By the time you read this, Apple will be on day two of quarantining group calls in its video chat app, FaceTime. Why? Oh, how about a nasty eavesdropping bug that would allow callers to listen in on recipients before they pick up the call? Not necessarily ground-shaking in terms of espionage or cybercrime, but potentially embarrassing or even relationship-destroying, especially for an app that is heavily used for non-business calls. To add to the embarrassment of everyone, discovery of this bug is credited to young teenager trying to set up a group chat with his Fortnite friends. Thanks, Fortnite?
What this means for you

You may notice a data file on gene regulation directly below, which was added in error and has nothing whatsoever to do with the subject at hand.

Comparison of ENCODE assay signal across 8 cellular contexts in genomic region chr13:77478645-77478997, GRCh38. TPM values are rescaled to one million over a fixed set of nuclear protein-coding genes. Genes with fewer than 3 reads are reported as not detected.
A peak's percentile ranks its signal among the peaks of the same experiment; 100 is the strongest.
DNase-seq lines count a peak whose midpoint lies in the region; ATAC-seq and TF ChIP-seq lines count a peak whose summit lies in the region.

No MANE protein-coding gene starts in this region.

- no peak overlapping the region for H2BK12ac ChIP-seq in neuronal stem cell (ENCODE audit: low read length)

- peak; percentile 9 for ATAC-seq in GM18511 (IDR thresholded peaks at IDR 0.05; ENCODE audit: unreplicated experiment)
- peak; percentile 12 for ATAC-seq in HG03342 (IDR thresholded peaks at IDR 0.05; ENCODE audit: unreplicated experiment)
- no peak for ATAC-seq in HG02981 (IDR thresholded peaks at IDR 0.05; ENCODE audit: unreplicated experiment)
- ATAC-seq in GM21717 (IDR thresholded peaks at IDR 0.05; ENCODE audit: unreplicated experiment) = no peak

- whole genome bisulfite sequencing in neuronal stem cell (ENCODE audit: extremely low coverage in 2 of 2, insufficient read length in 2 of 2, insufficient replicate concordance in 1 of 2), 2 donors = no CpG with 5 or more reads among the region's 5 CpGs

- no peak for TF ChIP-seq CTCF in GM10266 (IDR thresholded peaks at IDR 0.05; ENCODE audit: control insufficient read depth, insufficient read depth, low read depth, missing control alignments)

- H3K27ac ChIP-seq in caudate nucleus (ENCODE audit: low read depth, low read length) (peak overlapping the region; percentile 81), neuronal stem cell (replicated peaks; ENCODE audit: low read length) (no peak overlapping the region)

Probably not much, except if you use FaceTime for group chats which is now unavailable until Apple fixes the issue. At the moment, there is no firm ETA on the fix which “…will be released in a software update later this week,” per Apple’s official statement. Unfortunately, this isn’t the first security bug for FaceTime’s group chat feature which is not even a full year old. Last fall a security researcher was able to exploit a flaw in group chats to bypass the lock screen and view a user’s entire address book. Thanks to the internet and the always connected nature of iOS devices, bugs like these are typically fixed quickly, and unlike Android phones which suffer from a fractured operating system environment and inconsistent update policies controlled by competing manufacturers, Apple is able to react quickly to these situations. Score one for the fruit company!